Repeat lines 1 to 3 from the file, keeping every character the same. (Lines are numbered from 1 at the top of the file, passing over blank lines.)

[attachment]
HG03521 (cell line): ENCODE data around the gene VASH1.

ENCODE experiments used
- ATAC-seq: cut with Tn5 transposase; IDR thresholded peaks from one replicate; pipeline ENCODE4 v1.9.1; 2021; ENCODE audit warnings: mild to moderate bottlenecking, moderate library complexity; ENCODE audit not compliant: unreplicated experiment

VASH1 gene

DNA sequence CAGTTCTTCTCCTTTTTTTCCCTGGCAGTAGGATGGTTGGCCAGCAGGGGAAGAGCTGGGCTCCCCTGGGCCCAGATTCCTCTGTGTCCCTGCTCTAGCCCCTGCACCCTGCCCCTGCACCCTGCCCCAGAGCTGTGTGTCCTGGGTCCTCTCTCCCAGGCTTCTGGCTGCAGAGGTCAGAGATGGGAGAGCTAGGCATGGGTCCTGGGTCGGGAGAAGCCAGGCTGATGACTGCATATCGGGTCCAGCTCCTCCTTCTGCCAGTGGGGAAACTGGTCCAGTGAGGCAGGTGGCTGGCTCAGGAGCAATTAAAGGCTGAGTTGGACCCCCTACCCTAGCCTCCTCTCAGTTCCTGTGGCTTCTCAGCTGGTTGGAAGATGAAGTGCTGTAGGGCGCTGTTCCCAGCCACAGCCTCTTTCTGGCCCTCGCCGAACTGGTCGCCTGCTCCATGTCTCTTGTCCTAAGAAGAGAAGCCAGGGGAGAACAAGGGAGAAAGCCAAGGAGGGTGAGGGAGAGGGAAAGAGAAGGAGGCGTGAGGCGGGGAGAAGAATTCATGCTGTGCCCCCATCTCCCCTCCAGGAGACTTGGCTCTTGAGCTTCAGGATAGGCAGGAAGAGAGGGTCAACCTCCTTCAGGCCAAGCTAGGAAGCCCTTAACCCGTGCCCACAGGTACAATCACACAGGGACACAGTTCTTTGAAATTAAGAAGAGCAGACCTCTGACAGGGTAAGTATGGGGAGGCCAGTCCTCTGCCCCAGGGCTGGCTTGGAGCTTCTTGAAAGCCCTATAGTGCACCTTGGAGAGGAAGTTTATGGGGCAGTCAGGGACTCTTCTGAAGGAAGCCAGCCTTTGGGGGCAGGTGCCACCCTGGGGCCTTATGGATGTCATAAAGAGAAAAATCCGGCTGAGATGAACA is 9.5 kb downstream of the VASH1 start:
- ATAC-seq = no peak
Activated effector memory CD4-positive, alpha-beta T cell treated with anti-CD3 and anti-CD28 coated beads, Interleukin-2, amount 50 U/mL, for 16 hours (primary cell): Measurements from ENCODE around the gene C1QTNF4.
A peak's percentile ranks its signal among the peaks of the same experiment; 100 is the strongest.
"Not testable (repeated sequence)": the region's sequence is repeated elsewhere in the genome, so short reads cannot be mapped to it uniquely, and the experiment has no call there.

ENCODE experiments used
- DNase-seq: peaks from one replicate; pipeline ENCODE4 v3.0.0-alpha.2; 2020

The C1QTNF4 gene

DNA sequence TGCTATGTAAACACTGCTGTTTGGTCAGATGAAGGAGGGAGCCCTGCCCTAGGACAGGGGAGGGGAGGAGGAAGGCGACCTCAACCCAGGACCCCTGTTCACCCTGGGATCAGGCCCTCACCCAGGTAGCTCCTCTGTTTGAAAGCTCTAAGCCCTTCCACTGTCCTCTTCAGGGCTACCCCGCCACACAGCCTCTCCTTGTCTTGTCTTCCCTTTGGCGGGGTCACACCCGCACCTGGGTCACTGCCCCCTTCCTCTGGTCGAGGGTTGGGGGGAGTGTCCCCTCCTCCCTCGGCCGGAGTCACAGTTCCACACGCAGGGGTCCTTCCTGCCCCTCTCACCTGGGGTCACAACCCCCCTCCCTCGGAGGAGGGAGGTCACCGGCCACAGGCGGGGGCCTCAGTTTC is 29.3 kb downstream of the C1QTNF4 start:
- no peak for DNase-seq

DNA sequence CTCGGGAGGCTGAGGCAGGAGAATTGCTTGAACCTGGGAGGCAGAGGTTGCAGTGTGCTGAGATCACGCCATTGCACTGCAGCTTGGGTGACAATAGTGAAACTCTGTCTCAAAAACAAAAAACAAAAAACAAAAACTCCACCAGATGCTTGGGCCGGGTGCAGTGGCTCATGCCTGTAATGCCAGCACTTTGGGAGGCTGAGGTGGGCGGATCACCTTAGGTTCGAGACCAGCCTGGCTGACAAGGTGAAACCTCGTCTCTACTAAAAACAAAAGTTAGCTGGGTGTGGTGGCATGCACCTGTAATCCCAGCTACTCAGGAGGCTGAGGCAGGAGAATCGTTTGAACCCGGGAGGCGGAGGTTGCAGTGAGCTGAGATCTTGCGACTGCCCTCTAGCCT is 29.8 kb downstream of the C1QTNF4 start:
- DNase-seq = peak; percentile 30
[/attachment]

HG03521 (cell line): ENCODE data around the gene VASH1.

ENCODE experiments used
- ATAC-seq: cut with Tn5 transposase; IDR thresholded peaks from one replicate; pipeline ENCODE4 v1.9.1; 2021; ENCODE audit warnings: mild to moderate bottlenecking, moderate library complexity; ENCODE audit not compliant: unreplicated experiment